I love growing things, and I would love to have an outdoorsy job, like a landscape gardener or a conservationist job with National Parks and Wildlife services. Unfortunately, I have heard stories of the enourmous amount of work that my brother-in-law does as a greenkeeper and I’m sure that I don’t have the stamina for it. So my compromise is to wish that I had a more promising green thumb and a little bit of earth (like in The Secret Garden) to grow my own things.

I love making things look nice, and I would love to be some kind of graphic designer. It would be amazing to understand how colour works, and to be a little bit aesthetically sensitive. But I have realised that although I can appreciate things that look good, and I can sharpen up things so they look a bit better, I don’t have the streak of creativity that’s needed to create things from scratch. So I guess for the time being I will enjoy making things look good in the capacity I have: making maps and charts at work and making icons at home.

I love the adrenelin of the stage, and I would love to have a job being a part of it in any way – a musician, a set designer, a sound engineer, a director, a stage hand. As long as it was in the background. I have a big problem with nerves! But where do I even start getting skill sets like these?! And the contacts that I’d need to find a job! And similarly to my problem with being a designer – I lack the particular type of creativity that’s needed here. I’ll be content then with my mum buying me ballet subscriptions (she is fantastic) and trips to see chamber orchestras and gigs and musicals and dance classes at the Sydney Dance Company. Those things are awesome fun in themselves anyway.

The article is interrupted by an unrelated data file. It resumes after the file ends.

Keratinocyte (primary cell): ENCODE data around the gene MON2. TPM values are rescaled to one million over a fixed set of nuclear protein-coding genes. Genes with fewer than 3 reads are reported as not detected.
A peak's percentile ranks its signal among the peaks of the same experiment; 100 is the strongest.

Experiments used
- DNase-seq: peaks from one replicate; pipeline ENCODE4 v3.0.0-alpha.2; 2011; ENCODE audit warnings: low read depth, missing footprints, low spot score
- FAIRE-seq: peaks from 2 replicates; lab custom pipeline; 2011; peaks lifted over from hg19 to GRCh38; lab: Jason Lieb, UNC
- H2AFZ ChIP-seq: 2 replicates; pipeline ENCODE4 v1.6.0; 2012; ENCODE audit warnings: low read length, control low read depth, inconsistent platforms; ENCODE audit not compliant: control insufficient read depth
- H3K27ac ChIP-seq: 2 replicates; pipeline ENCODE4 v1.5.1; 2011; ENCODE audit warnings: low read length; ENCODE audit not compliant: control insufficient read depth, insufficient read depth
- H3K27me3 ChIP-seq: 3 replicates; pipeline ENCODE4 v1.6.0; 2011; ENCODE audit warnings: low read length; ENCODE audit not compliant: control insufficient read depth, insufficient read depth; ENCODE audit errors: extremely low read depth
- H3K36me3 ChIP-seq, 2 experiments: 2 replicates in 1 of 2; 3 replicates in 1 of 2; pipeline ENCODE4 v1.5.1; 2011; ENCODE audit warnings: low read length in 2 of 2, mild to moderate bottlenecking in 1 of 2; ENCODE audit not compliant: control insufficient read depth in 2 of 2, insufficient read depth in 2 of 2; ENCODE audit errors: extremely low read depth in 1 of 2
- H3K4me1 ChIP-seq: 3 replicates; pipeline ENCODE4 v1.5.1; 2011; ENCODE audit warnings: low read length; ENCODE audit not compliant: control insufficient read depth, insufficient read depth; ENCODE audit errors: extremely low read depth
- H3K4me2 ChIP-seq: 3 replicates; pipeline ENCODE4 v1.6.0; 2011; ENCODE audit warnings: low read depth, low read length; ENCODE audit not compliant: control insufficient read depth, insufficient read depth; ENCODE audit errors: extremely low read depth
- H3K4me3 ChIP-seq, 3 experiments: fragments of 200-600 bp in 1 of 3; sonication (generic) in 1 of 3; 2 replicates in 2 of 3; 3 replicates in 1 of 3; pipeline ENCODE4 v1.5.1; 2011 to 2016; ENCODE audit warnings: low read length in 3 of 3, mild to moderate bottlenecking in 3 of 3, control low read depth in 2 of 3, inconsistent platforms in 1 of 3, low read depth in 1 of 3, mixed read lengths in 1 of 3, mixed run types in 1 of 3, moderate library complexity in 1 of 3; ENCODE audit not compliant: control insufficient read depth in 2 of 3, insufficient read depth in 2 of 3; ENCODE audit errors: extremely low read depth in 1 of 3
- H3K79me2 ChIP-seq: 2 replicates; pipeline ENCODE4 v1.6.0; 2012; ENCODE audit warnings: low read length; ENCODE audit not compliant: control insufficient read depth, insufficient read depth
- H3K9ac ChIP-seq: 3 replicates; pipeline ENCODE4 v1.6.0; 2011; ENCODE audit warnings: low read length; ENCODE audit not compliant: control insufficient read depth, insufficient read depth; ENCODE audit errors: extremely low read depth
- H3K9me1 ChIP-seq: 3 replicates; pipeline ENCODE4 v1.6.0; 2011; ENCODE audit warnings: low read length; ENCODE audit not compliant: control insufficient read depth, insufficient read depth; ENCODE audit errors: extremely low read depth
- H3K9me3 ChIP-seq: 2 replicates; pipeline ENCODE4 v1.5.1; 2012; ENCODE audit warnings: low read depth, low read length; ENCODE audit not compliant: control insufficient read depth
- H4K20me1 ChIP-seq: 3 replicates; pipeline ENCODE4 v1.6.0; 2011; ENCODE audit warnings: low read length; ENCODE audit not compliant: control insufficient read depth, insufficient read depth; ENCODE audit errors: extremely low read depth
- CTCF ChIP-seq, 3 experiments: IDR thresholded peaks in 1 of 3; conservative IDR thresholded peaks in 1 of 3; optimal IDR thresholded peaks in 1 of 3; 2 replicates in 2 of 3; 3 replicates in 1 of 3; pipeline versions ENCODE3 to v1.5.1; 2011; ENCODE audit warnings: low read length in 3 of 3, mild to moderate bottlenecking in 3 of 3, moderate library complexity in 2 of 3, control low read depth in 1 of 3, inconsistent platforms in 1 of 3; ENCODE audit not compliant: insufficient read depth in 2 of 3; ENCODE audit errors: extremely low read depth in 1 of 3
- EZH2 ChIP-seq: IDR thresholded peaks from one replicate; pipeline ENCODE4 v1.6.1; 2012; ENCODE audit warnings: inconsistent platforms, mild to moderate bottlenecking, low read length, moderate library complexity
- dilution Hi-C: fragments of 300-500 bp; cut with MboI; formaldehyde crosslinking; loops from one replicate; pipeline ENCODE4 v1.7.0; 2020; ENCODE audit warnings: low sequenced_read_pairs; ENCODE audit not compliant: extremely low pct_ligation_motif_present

I love helping people understand more about who Jesus is, and I would love to do that all the time. The thing is, I already strive to do it all the time. The question I’m only now beginning to ask myself is: Do I personally want to actually do that as a job? (Am I already doing that working for Anglicare?)

For the time being, I am so happy here at Anglicare. I love that my hobbies are my hobbies, and my work is my work, and striving to serve Jesus and the church and his world is a permanent reality that pervades it all. Yeah, I think that is what I have arrived at, and it is good.